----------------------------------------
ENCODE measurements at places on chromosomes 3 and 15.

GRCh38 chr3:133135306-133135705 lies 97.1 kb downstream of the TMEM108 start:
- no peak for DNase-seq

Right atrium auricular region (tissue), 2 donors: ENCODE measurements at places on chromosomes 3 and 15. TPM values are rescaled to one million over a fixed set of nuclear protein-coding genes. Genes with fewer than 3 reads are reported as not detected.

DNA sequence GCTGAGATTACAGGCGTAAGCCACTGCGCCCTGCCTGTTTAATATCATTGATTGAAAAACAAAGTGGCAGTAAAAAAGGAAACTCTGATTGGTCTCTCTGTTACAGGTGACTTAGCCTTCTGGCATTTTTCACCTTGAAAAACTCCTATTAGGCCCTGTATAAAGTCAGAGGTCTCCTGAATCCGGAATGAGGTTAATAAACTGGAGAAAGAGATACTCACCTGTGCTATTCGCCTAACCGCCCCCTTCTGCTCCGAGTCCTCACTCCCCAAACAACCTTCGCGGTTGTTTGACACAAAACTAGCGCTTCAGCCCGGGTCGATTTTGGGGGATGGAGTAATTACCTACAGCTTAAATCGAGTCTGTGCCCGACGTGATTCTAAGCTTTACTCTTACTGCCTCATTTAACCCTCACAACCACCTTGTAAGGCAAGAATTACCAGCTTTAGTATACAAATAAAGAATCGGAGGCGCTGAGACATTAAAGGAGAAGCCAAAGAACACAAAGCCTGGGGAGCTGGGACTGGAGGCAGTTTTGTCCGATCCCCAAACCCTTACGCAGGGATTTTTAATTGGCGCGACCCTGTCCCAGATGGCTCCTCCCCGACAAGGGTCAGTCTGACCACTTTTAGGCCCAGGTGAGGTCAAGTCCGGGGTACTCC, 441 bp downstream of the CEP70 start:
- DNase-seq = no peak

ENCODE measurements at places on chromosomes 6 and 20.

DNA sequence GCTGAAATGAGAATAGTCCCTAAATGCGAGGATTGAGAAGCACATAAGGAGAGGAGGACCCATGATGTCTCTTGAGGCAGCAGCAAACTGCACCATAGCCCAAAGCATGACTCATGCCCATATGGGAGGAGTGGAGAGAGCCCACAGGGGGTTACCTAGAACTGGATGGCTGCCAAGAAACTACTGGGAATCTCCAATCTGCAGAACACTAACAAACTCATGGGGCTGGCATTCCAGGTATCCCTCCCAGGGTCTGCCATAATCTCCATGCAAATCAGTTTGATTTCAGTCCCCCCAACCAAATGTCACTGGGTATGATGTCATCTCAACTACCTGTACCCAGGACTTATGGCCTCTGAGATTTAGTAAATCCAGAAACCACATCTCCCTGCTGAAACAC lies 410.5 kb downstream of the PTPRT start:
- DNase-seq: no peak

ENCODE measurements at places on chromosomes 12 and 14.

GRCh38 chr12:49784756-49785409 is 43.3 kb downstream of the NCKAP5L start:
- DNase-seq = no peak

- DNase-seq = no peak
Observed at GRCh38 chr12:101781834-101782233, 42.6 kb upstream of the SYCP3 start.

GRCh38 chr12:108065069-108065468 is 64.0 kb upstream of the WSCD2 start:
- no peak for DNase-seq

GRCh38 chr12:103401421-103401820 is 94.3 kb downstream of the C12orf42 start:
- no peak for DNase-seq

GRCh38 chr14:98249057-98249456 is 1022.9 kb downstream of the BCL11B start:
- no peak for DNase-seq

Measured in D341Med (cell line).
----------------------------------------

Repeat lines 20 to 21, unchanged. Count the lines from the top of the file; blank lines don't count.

- no peak for DNase-seq

Measured in D341Med (cell line).